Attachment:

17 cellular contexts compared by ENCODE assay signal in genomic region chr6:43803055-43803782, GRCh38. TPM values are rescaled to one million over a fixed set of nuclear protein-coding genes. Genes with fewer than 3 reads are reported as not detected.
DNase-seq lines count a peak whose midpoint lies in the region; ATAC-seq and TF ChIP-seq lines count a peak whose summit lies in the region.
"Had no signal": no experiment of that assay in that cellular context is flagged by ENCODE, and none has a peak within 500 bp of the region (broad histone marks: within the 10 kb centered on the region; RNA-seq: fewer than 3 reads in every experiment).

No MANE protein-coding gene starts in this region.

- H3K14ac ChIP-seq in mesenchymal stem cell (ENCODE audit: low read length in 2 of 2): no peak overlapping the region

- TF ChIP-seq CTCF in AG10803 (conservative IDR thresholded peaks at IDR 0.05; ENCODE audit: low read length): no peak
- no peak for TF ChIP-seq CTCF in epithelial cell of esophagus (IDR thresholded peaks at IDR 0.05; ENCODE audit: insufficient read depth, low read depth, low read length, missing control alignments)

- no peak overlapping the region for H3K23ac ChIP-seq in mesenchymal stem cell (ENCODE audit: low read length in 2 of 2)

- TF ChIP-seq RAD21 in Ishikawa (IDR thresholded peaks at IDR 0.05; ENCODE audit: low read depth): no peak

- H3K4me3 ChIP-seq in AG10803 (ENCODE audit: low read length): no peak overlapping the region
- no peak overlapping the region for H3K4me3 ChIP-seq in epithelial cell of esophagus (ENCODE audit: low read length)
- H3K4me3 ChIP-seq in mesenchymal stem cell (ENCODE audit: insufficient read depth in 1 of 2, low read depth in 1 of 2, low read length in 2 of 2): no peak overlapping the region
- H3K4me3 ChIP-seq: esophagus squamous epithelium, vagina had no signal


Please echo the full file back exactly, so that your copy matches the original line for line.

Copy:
17 cellular contexts compared by ENCODE assay signal in genomic region chr6:43803055-43803782, GRCh38. TPM values are rescaled to one million over a fixed set of nuclear protein-coding genes. Genes with fewer than 3 reads are reported as not detected.
DNase-seq lines count a peak whose midpoint lies in the region; ATAC-seq and TF ChIP-seq lines count a peak whose summit lies in the region.
"Had no signal": no experiment of that assay in that cellular context is flagged by ENCODE, and none has a peak within 500 bp of the region (broad histone marks: within the 10 kb centered on the region; RNA-seq: fewer than 3 reads in every experiment).

No MANE protein-coding gene starts in this region.

- H3K14ac ChIP-seq in mesenchymal stem cell (ENCODE audit: low read length in 2 of 2): no peak overlapping the region

- TF ChIP-seq CTCF in AG10803 (conservative IDR thresholded peaks at IDR 0.05; ENCODE audit: low read length): no peak
- no peak for TF ChIP-seq CTCF in epithelial cell of esophagus (IDR thresholded peaks at IDR 0.05; ENCODE audit: insufficient read depth, low read depth, low read length, missing control alignments)

- no peak overlapping the region for H3K23ac ChIP-seq in mesenchymal stem cell (ENCODE audit: low read length in 2 of 2)

- TF ChIP-seq RAD21 in Ishikawa (IDR thresholded peaks at IDR 0.05; ENCODE audit: low read depth): no peak

- H3K4me3 ChIP-seq in AG10803 (ENCODE audit: low read length): no peak overlapping the region
- no peak overlapping the region for H3K4me3 ChIP-seq in epithelial cell of esophagus (ENCODE audit: low read length)
- H3K4me3 ChIP-seq in mesenchymal stem cell (ENCODE audit: insufficient read depth in 1 of 2, low read depth in 1 of 2, low read length in 2 of 2): no peak overlapping the region
- H3K4me3 ChIP-seq: esophagus squamous epithelium, vagina had no signal